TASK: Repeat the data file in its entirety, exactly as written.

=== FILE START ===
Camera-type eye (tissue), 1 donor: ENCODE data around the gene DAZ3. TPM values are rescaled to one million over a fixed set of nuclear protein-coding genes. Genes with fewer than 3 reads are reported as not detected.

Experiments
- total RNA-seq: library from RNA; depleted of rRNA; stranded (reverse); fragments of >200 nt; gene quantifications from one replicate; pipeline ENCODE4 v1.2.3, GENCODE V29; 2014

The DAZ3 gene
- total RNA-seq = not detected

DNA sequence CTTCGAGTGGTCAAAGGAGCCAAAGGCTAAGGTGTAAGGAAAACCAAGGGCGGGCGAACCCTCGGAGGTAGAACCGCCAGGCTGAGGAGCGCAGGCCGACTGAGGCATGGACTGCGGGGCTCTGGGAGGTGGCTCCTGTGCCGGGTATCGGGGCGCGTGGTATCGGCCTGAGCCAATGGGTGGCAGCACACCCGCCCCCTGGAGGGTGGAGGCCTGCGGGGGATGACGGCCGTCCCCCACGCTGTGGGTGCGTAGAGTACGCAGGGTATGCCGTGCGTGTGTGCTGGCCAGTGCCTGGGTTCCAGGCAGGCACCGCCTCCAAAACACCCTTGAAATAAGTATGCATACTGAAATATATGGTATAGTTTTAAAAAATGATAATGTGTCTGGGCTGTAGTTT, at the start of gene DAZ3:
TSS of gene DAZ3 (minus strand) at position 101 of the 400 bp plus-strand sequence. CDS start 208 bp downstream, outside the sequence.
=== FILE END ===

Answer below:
Camera-type eye (tissue), 1 donor: ENCODE data around the gene DAZ3. TPM values are rescaled to one million over a fixed set of nuclear protein-coding genes. Genes with fewer than 3 reads are reported as not detected.

Experiments
- total RNA-seq: library from RNA; depleted of rRNA; stranded (reverse); fragments of >200 nt; gene quantifications from one replicate; pipeline ENCODE4 v1.2.3, GENCODE V29; 2014

The DAZ3 gene
- total RNA-seq = not detected

DNA sequence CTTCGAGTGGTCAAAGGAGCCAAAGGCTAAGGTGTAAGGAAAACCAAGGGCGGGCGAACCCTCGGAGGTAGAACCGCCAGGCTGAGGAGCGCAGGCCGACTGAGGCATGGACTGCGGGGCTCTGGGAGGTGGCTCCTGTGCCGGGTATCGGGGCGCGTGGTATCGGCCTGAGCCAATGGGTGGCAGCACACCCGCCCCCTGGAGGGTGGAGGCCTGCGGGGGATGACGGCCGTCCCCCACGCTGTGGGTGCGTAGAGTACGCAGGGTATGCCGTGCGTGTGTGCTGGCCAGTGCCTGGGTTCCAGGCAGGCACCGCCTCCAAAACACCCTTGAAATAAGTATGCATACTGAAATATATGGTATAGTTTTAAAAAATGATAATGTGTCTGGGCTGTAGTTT, at the start of gene DAZ3:
TSS of gene DAZ3 (minus strand) at position 101 of the 400 bp plus-strand sequence. CDS start 208 bp downstream, outside the sequence.